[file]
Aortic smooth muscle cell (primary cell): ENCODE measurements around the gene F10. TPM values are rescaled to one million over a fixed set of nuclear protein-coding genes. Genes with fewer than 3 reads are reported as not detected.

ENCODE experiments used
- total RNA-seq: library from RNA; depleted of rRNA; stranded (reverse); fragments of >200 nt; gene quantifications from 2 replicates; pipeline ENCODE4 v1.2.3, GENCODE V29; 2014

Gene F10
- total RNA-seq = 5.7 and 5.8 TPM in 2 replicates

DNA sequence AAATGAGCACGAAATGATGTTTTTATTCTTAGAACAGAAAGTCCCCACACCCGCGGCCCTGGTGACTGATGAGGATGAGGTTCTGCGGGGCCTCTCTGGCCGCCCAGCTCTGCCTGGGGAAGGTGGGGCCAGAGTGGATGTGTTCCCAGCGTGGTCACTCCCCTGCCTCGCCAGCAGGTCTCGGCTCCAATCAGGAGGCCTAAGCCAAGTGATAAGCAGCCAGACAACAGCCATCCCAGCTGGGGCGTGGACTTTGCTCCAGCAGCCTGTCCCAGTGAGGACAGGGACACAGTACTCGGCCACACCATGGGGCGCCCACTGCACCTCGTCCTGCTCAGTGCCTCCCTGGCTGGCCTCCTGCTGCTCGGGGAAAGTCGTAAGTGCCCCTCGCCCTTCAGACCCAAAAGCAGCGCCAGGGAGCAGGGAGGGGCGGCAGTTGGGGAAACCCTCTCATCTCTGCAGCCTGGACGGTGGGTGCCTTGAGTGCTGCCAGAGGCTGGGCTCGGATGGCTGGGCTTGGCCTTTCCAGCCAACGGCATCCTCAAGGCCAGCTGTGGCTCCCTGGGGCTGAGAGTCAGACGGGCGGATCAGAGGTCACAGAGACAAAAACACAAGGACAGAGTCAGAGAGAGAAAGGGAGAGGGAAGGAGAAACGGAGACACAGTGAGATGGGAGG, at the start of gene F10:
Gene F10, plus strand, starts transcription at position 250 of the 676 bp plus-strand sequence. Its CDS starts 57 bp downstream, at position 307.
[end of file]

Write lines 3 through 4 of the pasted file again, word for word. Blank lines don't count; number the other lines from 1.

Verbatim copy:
- total RNA-seq: library from RNA; depleted of rRNA; stranded (reverse); fragments of >200 nt; gene quantifications from 2 replicates; pipeline ENCODE4 v1.2.3, GENCODE V29; 2014

Gene F10